No. This is a common misconception and is not true.
From an evolutionary perspective, we were designed as Stone Age hunter-gatherers who would frequently go for extended periods of time without food and even water. Because of this, nature has designed us with beautifully engineered biological mechanisms to prevent our blood sugar from dropping below a required level if we don’t get enough to eat.
As a matter of fact, we can literally produce all the sugar we need by converting stored fat or protein into glucose (blood sugar).
If we were so unfortunate to have to go without food for a week (say by being lost in the woods), our blood sugar would remain perfectly normal. Now we might feel extremely hungry and our stomachs might grumble but whatever symptoms we might experience would not be because of low blood sugar.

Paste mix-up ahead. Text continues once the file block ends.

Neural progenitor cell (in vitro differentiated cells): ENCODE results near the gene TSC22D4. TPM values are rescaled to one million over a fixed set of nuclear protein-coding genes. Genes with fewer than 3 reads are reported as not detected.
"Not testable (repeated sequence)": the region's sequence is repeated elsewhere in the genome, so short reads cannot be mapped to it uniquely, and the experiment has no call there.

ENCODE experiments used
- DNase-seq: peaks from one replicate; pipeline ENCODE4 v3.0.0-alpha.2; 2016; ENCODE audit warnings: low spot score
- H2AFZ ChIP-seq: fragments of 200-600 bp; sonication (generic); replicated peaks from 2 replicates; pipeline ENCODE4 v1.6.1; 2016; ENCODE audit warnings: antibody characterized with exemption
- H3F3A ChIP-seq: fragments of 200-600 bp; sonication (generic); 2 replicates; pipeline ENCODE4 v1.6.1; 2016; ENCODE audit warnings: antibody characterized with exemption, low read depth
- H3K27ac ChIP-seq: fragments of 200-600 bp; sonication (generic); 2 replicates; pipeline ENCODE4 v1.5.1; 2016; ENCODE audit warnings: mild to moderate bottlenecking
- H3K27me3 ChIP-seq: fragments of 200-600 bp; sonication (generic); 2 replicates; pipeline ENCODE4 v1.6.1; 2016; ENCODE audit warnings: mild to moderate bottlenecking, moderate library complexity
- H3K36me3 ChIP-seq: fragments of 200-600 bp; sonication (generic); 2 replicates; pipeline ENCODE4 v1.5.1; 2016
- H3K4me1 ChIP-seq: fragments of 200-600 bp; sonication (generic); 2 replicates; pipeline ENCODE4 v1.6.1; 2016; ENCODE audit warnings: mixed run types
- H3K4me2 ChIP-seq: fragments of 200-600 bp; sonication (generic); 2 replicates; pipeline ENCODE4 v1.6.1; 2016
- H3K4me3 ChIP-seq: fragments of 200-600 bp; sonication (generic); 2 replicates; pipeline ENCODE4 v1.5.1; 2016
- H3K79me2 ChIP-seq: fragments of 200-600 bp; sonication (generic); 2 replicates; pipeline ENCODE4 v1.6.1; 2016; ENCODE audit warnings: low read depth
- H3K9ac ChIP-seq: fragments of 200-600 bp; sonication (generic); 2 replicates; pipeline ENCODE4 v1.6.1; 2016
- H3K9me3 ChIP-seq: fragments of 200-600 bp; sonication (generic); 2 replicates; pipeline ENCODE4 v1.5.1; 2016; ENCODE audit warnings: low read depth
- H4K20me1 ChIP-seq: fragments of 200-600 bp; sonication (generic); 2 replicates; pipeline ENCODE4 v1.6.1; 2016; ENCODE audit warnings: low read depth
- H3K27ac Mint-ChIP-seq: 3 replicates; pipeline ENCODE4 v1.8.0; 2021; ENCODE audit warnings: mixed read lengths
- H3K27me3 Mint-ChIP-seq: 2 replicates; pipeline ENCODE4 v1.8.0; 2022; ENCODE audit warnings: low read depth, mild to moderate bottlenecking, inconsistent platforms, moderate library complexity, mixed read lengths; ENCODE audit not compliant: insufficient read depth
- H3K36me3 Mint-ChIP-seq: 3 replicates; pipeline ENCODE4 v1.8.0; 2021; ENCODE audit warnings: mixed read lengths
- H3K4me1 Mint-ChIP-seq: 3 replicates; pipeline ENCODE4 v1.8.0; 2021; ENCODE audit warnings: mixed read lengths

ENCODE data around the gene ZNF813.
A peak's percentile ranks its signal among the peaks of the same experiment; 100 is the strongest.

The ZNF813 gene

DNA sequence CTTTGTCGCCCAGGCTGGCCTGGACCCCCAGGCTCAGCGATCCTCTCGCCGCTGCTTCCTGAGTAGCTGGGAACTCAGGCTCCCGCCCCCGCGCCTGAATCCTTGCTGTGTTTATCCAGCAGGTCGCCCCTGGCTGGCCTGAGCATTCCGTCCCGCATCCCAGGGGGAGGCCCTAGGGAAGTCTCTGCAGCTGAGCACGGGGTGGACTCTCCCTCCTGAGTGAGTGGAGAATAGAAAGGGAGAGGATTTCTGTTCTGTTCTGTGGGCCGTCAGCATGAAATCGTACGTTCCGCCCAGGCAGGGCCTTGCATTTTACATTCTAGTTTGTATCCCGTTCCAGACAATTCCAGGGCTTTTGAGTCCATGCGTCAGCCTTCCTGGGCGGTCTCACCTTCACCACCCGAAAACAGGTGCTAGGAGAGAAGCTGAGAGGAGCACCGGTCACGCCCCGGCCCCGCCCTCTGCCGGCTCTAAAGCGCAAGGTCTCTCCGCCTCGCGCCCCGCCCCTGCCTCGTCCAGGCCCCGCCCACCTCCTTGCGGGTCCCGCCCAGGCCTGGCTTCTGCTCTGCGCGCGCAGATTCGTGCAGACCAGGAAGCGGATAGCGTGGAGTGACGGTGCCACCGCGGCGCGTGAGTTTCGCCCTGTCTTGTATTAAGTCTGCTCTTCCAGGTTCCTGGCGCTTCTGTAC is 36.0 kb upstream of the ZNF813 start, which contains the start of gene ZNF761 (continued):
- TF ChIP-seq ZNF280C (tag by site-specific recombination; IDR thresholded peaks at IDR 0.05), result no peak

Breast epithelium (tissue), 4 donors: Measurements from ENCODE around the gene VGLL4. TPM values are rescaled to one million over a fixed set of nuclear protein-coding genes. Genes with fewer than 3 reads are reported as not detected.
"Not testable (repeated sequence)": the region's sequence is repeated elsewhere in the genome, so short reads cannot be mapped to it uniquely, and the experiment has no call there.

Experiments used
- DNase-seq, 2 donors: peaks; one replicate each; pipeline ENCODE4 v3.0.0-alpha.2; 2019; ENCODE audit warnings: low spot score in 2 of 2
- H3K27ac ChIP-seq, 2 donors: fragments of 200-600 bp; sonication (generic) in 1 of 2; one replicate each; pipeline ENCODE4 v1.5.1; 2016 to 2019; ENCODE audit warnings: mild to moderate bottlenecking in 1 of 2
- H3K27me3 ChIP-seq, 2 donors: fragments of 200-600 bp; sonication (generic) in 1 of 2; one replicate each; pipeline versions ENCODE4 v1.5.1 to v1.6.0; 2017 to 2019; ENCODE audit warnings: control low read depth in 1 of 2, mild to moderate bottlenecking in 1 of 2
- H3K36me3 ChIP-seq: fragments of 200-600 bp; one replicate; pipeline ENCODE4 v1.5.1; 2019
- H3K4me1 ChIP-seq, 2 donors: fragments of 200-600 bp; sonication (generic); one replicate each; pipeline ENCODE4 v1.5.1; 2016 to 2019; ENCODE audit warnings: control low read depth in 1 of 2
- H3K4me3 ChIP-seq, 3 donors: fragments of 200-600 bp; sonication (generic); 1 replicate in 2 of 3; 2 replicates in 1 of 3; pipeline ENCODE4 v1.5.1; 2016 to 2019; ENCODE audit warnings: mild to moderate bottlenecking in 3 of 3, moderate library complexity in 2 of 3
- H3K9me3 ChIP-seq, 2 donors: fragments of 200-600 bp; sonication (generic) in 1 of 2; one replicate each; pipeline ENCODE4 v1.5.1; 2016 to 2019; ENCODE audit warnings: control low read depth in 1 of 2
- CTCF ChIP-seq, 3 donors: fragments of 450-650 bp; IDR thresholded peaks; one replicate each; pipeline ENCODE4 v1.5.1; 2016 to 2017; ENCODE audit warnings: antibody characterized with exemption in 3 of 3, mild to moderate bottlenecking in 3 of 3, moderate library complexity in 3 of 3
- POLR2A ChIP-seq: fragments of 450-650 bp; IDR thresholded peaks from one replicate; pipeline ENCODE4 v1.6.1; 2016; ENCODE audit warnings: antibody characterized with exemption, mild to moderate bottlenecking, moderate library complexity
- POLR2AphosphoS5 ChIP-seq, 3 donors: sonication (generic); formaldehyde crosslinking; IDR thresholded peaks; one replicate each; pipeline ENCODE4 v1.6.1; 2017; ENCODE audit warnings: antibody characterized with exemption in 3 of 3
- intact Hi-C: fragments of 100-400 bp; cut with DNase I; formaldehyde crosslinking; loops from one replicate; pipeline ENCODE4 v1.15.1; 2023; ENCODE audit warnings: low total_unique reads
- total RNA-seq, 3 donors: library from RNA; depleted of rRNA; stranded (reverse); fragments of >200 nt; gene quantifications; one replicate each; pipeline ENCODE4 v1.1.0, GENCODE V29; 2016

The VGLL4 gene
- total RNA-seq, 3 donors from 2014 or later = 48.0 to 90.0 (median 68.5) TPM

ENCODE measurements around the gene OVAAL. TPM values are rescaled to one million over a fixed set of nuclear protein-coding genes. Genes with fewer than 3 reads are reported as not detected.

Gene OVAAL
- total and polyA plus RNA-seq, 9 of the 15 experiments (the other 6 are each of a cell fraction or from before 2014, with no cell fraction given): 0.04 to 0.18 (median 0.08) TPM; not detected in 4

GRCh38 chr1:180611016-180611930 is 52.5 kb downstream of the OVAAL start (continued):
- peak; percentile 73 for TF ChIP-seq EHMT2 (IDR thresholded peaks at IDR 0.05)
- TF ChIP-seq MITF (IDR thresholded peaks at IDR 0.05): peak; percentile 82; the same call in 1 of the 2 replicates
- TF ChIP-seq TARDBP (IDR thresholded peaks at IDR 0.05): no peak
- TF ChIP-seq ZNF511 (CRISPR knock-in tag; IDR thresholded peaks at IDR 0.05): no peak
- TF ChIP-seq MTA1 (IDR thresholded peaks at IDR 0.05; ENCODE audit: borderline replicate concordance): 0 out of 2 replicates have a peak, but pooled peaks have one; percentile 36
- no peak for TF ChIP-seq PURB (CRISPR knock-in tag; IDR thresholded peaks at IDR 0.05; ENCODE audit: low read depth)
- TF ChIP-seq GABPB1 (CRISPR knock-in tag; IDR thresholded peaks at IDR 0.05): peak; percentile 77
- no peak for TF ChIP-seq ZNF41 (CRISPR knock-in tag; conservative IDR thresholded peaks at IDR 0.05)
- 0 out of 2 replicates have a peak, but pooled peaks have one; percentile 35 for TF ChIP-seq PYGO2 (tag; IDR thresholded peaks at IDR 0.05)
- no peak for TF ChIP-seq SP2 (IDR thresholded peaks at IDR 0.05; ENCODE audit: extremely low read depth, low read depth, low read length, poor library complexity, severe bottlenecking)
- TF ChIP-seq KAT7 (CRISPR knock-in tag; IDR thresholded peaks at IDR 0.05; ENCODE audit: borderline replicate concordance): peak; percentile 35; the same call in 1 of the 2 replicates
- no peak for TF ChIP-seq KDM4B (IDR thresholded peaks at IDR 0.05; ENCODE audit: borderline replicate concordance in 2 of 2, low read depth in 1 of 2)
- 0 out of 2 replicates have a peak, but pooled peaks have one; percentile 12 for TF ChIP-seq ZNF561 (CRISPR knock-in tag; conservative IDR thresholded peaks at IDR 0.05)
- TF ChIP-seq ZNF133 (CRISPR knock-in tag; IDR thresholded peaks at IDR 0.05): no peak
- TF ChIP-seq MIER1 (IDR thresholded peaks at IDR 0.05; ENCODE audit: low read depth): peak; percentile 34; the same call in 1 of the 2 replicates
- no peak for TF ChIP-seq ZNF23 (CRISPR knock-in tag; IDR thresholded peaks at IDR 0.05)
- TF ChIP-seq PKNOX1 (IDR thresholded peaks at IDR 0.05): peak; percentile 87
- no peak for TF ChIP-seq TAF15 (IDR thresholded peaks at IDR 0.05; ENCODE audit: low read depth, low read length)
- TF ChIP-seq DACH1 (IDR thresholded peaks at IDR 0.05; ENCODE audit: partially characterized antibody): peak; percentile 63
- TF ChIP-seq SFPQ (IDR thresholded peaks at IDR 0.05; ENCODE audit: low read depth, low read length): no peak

An example of this is unfortunately with us every day. There are many impoverished areas of the world where countless individuals will frequently not eat for extended periods of time. Yet they can endure this without the ill consequence of hypoglycemia (low blood sugar).
So what causes the symptoms that are so often associated with ‘low blood sugar’ and why do they get better when we eat?
These symptoms are often caused by low-grade nausea from acid building up in the stomach throughout the day (due to autonomic dysfunction), and ingestion of food acts as a mild antacid as well as a stimulant for the stomach to empty some of its acidic contents. Both of these things reduce the acid burden within the stomach and cause or symptoms to go away.
So when we are feeling weak or shaky in the afternoon and it seems to get better with food, remember you probably just need to reach for an antacid (like Tums) instead of a snack.